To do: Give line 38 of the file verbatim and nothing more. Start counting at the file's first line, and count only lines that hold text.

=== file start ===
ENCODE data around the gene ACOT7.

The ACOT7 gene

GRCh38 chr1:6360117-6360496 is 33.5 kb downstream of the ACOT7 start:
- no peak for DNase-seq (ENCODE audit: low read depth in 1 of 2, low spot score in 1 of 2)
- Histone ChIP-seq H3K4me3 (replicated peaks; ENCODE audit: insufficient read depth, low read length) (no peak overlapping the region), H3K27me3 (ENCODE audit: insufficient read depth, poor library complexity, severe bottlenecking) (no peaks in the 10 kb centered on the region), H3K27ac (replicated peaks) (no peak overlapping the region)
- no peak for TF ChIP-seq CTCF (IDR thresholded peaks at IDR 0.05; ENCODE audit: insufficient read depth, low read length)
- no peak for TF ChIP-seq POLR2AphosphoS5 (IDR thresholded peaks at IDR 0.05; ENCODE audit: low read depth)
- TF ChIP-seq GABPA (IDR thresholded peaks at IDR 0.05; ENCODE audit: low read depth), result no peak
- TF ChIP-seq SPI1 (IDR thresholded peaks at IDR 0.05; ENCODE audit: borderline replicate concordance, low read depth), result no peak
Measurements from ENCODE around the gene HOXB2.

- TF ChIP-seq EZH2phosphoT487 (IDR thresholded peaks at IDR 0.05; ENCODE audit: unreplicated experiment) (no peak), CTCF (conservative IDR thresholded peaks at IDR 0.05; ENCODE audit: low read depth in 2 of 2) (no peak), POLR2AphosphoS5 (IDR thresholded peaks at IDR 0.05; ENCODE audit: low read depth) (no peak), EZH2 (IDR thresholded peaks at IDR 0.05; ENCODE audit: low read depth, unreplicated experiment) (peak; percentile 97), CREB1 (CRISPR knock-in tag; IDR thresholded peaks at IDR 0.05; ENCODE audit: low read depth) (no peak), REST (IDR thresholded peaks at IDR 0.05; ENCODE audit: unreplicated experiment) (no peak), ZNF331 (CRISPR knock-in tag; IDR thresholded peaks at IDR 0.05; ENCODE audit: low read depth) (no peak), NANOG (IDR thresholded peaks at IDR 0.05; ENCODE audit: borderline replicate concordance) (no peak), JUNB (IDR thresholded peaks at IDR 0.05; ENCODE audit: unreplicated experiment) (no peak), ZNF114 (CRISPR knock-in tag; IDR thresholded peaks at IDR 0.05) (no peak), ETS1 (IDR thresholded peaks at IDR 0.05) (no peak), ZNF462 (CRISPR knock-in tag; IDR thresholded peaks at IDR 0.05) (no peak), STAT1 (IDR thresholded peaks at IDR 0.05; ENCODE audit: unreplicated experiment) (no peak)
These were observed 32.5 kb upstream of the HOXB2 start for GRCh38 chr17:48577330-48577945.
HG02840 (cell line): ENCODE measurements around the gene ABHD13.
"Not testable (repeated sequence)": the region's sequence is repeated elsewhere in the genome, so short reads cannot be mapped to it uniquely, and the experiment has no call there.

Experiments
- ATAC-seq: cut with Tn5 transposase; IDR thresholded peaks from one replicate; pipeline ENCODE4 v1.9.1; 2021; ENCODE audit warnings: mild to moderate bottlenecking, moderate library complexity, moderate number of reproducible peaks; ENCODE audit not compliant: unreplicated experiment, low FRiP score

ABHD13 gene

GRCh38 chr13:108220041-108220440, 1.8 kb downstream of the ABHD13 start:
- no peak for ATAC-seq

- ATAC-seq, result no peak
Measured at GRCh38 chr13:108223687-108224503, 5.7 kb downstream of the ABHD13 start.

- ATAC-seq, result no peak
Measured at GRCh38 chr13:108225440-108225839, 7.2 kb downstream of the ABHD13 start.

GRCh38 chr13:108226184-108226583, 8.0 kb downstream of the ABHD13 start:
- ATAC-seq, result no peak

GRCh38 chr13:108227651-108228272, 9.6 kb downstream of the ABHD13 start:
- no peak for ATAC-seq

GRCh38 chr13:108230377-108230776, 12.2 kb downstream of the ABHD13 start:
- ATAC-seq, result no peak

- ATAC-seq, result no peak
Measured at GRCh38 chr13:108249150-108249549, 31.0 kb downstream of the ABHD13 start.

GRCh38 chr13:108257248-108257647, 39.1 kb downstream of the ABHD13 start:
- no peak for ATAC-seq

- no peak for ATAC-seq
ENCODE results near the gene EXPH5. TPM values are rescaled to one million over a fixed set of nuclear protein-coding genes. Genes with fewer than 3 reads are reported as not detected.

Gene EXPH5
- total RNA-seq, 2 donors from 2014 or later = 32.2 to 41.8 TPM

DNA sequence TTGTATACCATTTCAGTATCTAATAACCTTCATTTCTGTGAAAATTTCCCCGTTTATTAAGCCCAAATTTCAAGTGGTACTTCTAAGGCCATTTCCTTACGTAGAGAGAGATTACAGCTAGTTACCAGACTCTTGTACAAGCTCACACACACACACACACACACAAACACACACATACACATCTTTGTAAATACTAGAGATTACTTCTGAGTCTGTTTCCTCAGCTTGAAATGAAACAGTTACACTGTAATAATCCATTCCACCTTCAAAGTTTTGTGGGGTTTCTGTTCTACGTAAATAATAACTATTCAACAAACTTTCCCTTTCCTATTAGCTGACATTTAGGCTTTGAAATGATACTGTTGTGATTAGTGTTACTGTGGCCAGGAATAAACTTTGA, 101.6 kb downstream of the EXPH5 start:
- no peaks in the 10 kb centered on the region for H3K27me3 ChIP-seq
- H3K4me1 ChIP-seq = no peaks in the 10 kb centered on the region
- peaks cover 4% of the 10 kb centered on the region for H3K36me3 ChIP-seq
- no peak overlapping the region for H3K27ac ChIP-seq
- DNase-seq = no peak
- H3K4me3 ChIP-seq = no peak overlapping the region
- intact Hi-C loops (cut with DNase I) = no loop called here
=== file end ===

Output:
DNA sequence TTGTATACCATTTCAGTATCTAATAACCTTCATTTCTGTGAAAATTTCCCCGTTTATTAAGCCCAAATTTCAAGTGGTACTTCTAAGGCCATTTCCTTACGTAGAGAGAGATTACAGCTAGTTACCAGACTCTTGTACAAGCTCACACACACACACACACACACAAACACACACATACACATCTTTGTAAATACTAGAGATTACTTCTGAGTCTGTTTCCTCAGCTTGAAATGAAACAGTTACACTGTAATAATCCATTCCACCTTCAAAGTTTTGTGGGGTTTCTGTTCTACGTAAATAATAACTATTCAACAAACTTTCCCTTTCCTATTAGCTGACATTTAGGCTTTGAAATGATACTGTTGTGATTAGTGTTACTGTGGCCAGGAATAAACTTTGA, 101.6 kb downstream of the EXPH5 start: